I picked up the following story from an email. I didn’t bother to check its validity, because the message is what is really important, and I wanted to share it with you. This is purportedly written by a U.S. Marine.
“As I came out of the supermarket that sunny day, pushing my cart of groceries towards my car, I saw an old man on the lot with the hood of his car up and a lady sitting inside the car, with the door open.
The old man was looking at the engine. I put my groceries away in my car, and continued to watch from about twenty five feet away. I saw a young man in his early twenties with a grocery bag in his arm walking towards the old man, who saw him approaching, and took a few steps towards him.
I saw the older man point to his open hood and say something. The young man put his grocery bag into what looked like a brand new Cadillac. He then turned back to the old man. I heard him say loudly, ‘You shouldn’t even be allowed to drive a car at your age.’ And then with a wave of his hand, he got in his car and peeled rubber out of the parking lot.
I saw the old gentleman pull out his handkerchief, and mop his brow as he went back to his car and again looked at the engine. He then went to his wife and spoke with her; he appeared to tell her it would be okay. I had seen enough, and I approached the old man. He saw me coming, smiled sheepishly, and stood straight, and as I got near him I said, ‘Looks like you’re having a problem.’
He quietly nodded his head. I looked under the hood myself, and knew that whatever the problem was, it was beyond me. I remembered a gas station up the road, and I told him that I would be right back. I drove to the station and went inside. I saw three mechanics working on cars. I approached one of them, and related the problem the old man had with his car. I offered to pay if someone could follow me back down and help him. Two of them offered to go.
The old man had pushed the car under the shade of a tree and appeared to be comforting his wife. When he saw us he straightened up, smiled, and thanked me for my help. As the mechanics diagnosed the problem (overheated engine), I spoke with the old gentleman.
When I shook hands with him earlier, he had noticed my Marine Corps ring and had commented about it, telling me that he had been a Marine too. I nodded and asked the usual question, ‘What outfit did you serve with?’ He said that he served with the first Marine Division at Guadalcanal, Pelieliu, and Okinawa.
He had landed in three of the worst battles, and retired from the Corps after the war was over. As we talked we heard the car engine start and saw the mechanics lower the hood. As they came over to us, the old man reached for his wallet, but I stopped him, and told him I would just put the bill on my AAA card.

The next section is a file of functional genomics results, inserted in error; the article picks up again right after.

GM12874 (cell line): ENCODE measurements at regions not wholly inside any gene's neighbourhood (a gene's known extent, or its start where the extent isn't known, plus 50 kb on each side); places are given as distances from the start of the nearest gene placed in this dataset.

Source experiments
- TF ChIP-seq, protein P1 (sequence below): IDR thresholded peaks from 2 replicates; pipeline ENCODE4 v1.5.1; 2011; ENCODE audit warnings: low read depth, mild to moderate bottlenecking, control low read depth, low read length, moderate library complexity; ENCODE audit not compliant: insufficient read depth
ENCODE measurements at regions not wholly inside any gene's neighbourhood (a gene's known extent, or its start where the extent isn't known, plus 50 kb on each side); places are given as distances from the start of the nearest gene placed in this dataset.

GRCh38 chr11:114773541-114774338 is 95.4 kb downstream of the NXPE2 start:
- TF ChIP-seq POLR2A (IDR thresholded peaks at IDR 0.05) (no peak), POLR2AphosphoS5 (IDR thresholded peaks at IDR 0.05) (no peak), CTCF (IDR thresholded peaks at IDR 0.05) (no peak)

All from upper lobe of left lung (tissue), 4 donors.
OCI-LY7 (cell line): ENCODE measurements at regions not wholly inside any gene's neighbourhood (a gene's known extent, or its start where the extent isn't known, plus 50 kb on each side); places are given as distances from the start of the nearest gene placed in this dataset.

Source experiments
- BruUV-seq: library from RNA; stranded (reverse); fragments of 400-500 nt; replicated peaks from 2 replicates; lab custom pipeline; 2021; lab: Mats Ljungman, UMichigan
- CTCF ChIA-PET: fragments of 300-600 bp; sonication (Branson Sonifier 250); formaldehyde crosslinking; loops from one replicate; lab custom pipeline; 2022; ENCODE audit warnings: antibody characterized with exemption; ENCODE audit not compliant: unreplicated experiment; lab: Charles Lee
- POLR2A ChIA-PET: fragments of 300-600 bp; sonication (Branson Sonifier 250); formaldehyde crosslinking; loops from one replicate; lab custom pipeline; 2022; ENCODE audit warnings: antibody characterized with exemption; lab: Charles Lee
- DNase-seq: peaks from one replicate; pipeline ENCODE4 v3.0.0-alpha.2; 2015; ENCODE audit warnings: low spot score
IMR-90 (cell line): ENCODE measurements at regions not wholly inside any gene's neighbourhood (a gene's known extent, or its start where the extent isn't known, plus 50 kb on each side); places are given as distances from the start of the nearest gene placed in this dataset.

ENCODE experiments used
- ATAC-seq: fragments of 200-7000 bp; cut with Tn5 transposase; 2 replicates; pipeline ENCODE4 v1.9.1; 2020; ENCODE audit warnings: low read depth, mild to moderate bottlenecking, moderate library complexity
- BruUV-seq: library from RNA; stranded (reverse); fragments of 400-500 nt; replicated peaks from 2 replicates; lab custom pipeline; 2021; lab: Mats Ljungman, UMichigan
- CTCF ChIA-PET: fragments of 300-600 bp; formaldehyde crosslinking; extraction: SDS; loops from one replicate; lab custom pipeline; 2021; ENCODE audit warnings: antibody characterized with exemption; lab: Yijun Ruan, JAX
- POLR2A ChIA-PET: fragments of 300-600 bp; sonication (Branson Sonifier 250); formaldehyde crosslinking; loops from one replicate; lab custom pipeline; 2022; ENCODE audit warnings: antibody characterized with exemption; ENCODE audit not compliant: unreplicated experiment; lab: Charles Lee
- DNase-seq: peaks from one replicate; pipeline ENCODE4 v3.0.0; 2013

He still reached for the wallet and handed each of us a card that I assumed had his name and address on it, and, without looking, I stuck it in my pocket. We all shook hands all around again, and I said my goodbye’s to his wife. I then told the two mechanics that I would follow them back up to the station. Once at the station, I told them that they had interrupted their own jobs to come along with me and help the old man, and I wanted to pay for the help. They refused to charge me.
The men told me then that they were Marine Corps Reserves, and glad to help. Once again we shook hands all around and as I was leaving, one of them told me I should look at the card the old man had given to me. I said I would, and drove off.
I had gone about two blocks, when curiosity got the best of me, and I pulled over and took the card out of my pocket and looked at it. The name of the old gentleman was on the card, printed in gold leaf, and under his name was written: ‘Congressional Medal of Honor Society.’
I sat there motionless, staring at the card and reading it over and over, recalling what I could about the battles the old man was in. I looked up and smiled to no one but myself and marveled that on this day, four Marines had all come together because one of us needed help. He was an old man all right, but it felt good to have stood next to greatness and courage, and an honor to have been in the presence of a Congressional Medal of Honor recipient.
Remember, as we approach another Memorial Day, OLD men like him gave you, and all of us, FREEDOM for America. Thanks to those who served and still serve, and to all of those who supported them, and who continue to support them.”